Tuesday, July 29, 2014

Scan Results

I find blogging slips my mind a lot these days. Aria and the boys consume every minute of every day and I wouldn't have it any other way. Of course, I did have to leave the world of Mommyhood for a few hours to get to the doctor for a mammography, CT scan of my pelvis and chest, and an internal exam of my…well, you know.

Jimmi and I met my mom at the cancer center, which we do every three months, and I shivered as I walked through the door as soon as the familiar smell hit my nose.

It never gets easier.

The combination of latex gloves and hand sanitizer made my stomach churn as I ascended the stairs to the radiology department, where I checked in for my CT scan, filled out the annoying form asking if I'm pregnant (Why, oh, why do I have to fill it out EVERY time when the answer will NEVER change?), and waited for my oral fruit punch contrast to be served in all its strawberry, pink nastiness. As soon as the nurse placed the large, plastic bottle in my hands I left my mom and Jimmi in the waiting room and scooted back downstairs to sneak in the mammography during the hour I had to wait while I drank my sickeningly sweet beverage. "Nah, you can stay up here," I said when my mom asked if I wanted her to join me. "This is the easy one." Then I smiled and bounced down to the land of breast checks.

I was escorted into a locker room to undress from the waist up, then I sat in the chair and sipped my cocktail. "Suzanne?" called the technician and I hopped up and followed her into a small room with a machine designed to crush my boobs until I winced in pain, in order to check for lumps and bumps that don't belong. It's funny to me that, when I asked my oncologist for a prescription for the tit test, he replied, "How old are you? You really don't need to start this until you're forty."

Seriously? By the time I was 36 I'd already been diagnosed with thyroid cancer and one of the rarest types of cervical cancers out there. Why would my age be an issue here?

The tech told me to pull my left arm out of the robe and place my body against the machine. "It's cold!" I jumped back then moved in to try again. I started to sweat with nervous energy and became increasingly aware of the fact that I was not allowed to wear deodorant before this exam. She grabbed my left tata and squeezed it like it was a stress ball. As soon as she was protected behind the glass the machine pressed down, a picture was taken, and I was released. Four different painful positions on each side left my chest red and swollen enough for a dance on the pole. I was escorted back into the locker room to wait for results, which were given immediately after the radiologist perused my films.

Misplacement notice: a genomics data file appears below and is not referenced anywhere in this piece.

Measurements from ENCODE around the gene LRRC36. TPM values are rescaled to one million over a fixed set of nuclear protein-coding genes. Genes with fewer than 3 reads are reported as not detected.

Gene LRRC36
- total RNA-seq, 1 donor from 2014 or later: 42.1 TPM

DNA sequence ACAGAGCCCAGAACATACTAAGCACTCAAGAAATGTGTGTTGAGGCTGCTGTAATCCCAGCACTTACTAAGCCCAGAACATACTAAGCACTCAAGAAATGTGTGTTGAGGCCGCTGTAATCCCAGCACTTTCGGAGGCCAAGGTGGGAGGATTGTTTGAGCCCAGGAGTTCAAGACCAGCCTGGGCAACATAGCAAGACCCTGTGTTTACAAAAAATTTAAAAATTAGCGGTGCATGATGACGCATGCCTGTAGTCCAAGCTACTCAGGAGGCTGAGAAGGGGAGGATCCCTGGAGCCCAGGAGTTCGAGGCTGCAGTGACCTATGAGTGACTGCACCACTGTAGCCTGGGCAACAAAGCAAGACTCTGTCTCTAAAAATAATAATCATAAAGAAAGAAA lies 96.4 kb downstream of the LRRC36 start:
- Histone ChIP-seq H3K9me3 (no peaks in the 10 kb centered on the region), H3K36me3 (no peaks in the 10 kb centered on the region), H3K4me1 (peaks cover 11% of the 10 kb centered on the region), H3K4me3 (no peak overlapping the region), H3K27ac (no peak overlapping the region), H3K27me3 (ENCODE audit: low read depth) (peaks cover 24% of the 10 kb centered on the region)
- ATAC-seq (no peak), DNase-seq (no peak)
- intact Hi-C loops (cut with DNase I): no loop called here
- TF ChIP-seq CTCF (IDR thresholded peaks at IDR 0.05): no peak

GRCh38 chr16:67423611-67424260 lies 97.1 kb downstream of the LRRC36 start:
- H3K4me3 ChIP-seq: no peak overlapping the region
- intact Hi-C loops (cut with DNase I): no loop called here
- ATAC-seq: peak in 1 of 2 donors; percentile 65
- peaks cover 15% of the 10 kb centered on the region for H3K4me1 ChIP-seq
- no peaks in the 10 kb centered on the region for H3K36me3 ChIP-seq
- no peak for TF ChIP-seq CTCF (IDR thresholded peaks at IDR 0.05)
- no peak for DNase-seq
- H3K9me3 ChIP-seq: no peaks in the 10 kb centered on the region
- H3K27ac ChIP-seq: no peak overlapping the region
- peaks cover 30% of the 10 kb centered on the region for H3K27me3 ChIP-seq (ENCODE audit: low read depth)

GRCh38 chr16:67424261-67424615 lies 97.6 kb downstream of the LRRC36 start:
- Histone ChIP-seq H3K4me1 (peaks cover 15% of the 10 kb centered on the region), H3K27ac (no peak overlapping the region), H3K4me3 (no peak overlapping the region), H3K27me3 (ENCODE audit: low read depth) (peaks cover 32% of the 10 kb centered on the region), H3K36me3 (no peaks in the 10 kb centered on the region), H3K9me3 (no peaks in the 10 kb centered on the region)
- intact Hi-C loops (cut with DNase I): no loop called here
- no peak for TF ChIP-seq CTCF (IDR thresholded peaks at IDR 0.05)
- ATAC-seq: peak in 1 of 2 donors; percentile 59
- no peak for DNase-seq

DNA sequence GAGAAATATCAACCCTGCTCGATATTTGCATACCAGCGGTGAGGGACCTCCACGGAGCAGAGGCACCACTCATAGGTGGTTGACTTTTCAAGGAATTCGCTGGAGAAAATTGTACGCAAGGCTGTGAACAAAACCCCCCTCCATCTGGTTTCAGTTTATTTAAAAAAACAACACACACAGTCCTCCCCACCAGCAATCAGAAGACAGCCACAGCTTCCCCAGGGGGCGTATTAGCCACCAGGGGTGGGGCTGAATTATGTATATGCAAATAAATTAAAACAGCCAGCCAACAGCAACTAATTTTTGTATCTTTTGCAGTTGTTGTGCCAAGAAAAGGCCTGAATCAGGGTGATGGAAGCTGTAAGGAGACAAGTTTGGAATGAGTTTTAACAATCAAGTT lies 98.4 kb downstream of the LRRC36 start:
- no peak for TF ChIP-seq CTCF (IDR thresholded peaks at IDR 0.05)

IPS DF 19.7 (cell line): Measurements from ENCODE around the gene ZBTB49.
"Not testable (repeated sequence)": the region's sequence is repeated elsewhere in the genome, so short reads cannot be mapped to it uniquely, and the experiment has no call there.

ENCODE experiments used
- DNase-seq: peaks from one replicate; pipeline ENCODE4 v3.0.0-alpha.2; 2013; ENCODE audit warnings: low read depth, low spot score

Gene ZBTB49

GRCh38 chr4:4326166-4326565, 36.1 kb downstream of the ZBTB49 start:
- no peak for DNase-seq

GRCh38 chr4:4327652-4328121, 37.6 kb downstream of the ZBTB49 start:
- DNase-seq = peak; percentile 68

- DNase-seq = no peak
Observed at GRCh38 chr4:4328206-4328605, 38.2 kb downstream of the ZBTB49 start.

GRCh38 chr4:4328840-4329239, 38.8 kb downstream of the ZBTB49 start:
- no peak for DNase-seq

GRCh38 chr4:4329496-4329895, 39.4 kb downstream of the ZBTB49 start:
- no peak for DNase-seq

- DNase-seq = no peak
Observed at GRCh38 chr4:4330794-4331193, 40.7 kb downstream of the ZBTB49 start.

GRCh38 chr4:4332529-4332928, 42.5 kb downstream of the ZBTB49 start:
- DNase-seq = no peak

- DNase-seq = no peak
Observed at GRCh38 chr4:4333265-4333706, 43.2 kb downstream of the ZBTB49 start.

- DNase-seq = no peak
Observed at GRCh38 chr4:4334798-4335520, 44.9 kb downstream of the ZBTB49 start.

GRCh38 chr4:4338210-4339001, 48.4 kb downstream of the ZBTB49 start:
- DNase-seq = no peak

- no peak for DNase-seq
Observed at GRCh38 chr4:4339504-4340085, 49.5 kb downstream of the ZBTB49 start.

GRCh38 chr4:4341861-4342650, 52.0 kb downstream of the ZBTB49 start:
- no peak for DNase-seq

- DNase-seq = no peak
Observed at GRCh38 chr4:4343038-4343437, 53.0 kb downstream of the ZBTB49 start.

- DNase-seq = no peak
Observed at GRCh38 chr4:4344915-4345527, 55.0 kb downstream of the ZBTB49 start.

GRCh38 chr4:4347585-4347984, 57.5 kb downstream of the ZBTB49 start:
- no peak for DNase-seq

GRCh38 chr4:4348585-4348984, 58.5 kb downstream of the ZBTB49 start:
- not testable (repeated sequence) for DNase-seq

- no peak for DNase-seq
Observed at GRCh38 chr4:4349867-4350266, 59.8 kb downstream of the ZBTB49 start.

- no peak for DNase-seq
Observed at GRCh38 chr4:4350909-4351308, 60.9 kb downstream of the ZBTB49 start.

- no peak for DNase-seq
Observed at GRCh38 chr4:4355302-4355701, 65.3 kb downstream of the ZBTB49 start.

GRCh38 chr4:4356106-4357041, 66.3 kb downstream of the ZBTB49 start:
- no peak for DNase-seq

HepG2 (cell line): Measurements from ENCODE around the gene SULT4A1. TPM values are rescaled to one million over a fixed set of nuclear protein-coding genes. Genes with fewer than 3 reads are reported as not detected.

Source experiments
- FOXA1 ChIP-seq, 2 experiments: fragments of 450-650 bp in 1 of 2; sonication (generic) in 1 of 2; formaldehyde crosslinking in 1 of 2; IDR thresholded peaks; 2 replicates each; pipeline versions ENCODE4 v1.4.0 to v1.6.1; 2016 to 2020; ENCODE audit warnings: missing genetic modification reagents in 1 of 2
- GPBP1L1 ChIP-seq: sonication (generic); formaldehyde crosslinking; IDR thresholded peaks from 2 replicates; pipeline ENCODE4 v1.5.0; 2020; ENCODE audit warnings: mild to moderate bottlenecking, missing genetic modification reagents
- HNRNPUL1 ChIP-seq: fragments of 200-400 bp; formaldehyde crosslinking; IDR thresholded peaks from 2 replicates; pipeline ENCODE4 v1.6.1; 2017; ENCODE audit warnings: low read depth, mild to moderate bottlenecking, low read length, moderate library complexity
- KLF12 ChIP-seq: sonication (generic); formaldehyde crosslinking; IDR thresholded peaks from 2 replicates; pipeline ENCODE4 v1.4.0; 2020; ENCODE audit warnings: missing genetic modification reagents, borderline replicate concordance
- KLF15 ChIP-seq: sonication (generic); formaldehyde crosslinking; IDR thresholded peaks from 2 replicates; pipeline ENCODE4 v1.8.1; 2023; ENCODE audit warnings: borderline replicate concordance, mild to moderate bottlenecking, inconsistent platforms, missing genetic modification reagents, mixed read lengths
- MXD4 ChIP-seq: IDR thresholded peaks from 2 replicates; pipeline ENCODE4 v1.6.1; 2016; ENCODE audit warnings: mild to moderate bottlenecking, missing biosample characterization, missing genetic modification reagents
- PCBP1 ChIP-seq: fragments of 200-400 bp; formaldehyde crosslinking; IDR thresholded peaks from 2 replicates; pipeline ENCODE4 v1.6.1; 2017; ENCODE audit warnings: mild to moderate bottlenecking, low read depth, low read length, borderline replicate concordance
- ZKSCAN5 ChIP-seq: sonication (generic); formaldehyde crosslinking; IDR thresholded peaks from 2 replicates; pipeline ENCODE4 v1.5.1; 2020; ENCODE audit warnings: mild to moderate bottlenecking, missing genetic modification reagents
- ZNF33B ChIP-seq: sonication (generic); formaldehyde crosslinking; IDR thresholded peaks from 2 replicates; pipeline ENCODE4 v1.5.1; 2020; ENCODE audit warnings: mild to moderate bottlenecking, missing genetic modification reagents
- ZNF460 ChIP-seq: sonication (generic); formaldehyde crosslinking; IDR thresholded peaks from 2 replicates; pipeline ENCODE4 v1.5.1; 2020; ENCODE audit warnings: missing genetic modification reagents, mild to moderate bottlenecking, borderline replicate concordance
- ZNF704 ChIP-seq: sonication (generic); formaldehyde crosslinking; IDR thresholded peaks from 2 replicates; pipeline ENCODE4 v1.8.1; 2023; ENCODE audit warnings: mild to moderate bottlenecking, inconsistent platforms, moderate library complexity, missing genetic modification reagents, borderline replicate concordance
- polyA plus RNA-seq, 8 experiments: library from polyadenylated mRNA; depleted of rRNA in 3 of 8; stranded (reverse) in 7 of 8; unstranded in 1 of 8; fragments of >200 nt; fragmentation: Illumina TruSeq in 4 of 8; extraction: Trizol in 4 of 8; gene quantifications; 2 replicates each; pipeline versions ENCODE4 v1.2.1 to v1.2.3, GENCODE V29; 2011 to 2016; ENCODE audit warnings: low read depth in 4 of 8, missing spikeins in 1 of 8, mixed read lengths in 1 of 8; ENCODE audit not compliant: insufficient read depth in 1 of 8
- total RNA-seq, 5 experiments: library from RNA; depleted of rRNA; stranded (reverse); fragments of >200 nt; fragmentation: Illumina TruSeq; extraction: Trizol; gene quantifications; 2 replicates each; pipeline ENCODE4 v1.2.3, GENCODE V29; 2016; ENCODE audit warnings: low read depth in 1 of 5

I went back to drinking my sugar water while I waited…and waited…and waited. "This is taking too long," I texted my mom in the waiting area upstairs. My palms began to sweat and I could feel my heart beating a little too heavily in my chest. One by one, the other women in the locker room were taken for their tests, sent back in to wait, then handed a clean bill of health and sent on their way.

But I was still there.

Finally the door opened and the familiar tech greeted me with a very solemn expression. She said nothing, but pointed and me and motioned with her index finger to follow her. This can't be good, I thought to myself as I stood up from my seat. And, of course, I was alone. "Is something wrong?" I asked. She didn't answer directly. Instead, she skirted the question by saying, "The doctor needs a few more pictures of your right side. I need to use a different attachment that will spread out the tissue more evenly so she can see it clearly." I had to have more information. "Did she see something in there?" My throat was dry and I wanted to run out of the room and back up to my familiar CT scan, for which I was now late. "She just wants a few more pictures," was all she would tell me.